|15:00 - 15:30||Coffee break|
|15:30 - 17:00||Hands-on (Part II)||In the hands-on part of the tutorial the attendees will be able to apply what they learned during the day: we will discuss the application of incentives theory and methods to a series of typical semantic technologies applications, use the game API to modify and extend a pre-defined casual game, and try out the OntoGames games. The software needed for the hands-on will be provided for download in due time. The hands-on will heavily make use of components accessible remotely over the Internet (back-end storage, user management, etc) and does not raise any particular technical challenges (except a reliable Internet connection). We will also demonstrate three semantic applications in the areas previously mentioned, which can again be accessed over the Internet (using a Web browser).||Roberta Cuel, Markus Rohde, Germán Toro del Valle|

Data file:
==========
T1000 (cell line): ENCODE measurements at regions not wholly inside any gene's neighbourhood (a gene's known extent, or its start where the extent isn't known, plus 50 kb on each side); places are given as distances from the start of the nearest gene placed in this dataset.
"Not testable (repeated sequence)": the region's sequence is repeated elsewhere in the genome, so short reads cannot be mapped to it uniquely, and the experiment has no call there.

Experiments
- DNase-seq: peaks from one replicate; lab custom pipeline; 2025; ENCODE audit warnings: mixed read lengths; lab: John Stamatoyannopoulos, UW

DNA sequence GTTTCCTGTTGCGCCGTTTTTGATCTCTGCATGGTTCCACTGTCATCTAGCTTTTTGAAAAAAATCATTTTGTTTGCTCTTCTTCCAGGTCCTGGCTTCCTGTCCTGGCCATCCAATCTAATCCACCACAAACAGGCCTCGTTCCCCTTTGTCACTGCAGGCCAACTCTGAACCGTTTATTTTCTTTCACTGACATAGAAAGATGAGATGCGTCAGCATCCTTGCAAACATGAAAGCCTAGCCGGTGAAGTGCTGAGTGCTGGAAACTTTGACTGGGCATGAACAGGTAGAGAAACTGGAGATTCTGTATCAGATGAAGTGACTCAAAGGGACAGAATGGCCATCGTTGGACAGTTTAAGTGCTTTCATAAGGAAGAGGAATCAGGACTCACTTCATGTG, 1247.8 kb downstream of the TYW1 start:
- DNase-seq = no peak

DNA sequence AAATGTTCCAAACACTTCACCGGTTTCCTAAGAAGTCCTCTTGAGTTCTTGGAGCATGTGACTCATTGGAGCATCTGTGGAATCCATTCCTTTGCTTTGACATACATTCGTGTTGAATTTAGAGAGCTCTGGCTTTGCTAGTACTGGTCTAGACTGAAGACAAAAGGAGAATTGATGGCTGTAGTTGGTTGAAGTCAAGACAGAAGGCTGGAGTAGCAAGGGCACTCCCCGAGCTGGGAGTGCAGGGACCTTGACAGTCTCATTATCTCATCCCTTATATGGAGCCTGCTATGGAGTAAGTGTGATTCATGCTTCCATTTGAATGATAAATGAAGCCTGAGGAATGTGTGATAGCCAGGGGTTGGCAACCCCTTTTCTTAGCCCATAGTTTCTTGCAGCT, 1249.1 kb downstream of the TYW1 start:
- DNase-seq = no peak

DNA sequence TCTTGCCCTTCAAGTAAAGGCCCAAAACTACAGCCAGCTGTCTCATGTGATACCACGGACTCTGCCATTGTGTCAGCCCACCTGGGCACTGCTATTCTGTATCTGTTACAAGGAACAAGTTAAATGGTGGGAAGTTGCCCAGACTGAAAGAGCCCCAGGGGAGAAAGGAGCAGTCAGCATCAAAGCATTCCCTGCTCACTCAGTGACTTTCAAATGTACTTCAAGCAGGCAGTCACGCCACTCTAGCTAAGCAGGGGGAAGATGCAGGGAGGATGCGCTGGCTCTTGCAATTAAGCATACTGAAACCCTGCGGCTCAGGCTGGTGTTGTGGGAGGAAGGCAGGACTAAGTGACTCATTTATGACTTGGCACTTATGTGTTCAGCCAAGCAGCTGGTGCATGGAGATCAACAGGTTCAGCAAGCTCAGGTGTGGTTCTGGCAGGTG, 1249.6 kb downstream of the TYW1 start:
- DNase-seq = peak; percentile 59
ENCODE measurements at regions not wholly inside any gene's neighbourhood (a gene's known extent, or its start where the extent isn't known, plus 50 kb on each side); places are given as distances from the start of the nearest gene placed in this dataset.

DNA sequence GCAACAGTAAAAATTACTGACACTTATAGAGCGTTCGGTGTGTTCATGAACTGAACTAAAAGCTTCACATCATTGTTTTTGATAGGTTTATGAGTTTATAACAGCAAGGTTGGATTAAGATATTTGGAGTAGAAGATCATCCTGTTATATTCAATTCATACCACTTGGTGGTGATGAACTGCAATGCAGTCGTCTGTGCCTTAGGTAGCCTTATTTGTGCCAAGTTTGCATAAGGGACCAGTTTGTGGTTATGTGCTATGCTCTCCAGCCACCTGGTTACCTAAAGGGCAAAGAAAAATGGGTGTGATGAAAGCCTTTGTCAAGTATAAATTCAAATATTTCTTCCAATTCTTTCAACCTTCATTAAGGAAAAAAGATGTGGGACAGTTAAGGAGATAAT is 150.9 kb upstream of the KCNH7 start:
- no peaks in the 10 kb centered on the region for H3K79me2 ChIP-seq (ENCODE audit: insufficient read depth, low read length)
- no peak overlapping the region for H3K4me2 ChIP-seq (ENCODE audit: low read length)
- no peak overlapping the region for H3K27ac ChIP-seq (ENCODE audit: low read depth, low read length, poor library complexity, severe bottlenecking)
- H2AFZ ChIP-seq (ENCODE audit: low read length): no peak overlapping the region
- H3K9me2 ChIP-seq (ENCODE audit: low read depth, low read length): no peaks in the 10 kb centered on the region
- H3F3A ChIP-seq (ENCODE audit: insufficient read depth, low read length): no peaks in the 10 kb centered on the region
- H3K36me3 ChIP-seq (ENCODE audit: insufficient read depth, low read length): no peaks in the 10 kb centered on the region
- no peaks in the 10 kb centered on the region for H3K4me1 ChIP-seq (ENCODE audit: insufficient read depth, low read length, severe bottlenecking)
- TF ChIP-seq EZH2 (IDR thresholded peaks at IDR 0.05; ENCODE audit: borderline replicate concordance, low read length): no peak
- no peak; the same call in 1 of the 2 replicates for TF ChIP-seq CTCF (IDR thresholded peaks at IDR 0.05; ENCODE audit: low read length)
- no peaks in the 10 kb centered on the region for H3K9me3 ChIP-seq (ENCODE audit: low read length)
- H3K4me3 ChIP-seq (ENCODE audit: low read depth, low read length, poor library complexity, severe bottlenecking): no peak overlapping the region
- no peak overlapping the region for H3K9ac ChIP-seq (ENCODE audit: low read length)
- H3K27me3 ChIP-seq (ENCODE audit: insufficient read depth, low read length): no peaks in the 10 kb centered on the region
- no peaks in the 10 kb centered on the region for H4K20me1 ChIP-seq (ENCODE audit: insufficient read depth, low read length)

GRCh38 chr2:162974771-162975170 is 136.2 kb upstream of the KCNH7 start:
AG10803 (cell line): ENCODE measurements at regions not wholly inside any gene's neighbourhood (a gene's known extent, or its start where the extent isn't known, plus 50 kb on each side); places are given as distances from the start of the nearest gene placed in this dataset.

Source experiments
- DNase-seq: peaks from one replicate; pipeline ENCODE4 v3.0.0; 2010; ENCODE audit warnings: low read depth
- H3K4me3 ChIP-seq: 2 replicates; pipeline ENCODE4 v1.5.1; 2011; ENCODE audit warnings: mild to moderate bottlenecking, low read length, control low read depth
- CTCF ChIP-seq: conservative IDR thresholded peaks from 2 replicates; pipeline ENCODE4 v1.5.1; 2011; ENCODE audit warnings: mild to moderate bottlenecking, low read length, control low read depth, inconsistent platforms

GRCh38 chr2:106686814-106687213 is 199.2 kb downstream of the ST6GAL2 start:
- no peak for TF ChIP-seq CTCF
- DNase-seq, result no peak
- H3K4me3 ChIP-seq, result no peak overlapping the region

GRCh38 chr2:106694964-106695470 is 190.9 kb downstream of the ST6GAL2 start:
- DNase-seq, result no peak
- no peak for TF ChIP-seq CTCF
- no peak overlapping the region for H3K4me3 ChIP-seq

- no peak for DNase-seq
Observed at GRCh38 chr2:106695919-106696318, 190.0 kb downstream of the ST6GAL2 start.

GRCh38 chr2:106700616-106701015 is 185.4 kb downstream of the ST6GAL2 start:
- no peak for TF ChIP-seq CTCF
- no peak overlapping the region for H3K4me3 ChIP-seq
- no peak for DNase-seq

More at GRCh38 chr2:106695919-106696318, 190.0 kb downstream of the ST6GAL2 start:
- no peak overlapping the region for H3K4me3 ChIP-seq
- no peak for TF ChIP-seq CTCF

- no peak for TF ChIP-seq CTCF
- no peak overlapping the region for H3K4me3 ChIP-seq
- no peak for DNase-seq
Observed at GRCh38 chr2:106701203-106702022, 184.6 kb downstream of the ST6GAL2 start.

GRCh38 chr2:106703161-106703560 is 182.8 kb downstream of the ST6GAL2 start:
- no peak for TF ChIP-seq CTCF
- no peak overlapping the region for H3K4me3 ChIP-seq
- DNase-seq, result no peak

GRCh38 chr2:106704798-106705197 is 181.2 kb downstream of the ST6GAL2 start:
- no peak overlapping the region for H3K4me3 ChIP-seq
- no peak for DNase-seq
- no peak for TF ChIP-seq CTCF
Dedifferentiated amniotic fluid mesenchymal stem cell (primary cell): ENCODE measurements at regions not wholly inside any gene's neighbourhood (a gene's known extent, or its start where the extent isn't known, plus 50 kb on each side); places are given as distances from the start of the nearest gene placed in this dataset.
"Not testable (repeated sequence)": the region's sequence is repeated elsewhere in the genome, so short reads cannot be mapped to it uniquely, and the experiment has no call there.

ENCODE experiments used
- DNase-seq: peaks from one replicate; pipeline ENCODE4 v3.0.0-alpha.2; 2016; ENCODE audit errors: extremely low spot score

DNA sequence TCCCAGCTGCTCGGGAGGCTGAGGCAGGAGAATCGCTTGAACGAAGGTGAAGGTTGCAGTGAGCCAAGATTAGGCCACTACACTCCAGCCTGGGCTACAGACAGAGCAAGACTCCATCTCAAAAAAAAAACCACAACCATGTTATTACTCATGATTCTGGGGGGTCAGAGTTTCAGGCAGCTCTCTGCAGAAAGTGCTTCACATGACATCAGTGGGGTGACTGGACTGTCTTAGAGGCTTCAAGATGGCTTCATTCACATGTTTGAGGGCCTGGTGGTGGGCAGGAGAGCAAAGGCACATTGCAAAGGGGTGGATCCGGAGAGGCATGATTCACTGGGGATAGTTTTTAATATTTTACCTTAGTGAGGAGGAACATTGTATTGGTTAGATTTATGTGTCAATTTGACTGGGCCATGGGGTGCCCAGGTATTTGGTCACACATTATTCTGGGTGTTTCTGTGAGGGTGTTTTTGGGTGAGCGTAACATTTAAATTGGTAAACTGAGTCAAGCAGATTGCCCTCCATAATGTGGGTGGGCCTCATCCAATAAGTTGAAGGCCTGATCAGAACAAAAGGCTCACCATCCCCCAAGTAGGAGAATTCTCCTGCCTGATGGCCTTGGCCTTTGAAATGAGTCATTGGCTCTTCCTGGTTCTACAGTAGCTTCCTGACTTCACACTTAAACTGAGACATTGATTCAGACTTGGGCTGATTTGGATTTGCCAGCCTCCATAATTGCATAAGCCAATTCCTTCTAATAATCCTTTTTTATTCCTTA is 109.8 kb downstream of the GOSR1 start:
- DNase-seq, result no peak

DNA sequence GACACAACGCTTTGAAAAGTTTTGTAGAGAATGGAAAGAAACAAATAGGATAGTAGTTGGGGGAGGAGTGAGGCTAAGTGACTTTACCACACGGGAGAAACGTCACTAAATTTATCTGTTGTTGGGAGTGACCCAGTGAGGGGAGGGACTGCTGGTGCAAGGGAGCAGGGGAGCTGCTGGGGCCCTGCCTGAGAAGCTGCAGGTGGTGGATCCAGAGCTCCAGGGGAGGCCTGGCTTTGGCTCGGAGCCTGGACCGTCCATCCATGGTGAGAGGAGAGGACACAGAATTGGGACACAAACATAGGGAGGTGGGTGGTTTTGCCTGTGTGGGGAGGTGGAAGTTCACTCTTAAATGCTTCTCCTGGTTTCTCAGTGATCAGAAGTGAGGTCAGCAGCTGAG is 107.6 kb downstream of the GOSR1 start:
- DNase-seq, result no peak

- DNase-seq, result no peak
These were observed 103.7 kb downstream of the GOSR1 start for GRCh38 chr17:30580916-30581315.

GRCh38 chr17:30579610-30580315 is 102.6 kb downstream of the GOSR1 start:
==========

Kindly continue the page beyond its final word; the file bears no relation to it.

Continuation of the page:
|17:00 - 17:30||Wrap-up and closing||To conclude we will review the main notions introduced in the tutorial, collect feedback and ideas from the participants with respect to the content of the tutorial and future directions of research and development.||Elena Simperl|
The tutorial targets researchers and practitioners in the Semantic Web community, interested in incentives-driven technology and application design.
Knowledge of core semantic technologies, including methods and techniques from ontology design, semantic annotation and Web 2.0 are likely to facilitate a better understanding of the problems presented. The tutorial requires no background on social and economic sciences, or game design, though knowledge on these topics is surely useful.